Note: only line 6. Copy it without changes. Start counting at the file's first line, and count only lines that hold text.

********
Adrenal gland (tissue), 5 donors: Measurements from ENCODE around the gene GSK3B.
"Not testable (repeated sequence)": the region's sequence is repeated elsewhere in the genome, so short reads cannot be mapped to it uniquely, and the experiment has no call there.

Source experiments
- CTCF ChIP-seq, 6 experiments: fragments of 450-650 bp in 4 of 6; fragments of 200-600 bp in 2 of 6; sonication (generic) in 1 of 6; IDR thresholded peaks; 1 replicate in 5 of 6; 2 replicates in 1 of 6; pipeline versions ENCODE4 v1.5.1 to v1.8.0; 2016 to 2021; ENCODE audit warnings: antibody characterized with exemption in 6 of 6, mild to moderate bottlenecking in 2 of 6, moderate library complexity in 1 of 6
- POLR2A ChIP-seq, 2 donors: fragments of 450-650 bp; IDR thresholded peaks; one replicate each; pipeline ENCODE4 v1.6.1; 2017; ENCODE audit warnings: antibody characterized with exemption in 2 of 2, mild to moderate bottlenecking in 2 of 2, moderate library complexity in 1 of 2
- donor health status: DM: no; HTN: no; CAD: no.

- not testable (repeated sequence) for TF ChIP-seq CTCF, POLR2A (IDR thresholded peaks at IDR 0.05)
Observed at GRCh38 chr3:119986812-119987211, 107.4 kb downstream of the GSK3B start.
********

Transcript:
- donor health status: DM: no; HTN: no; CAD: no.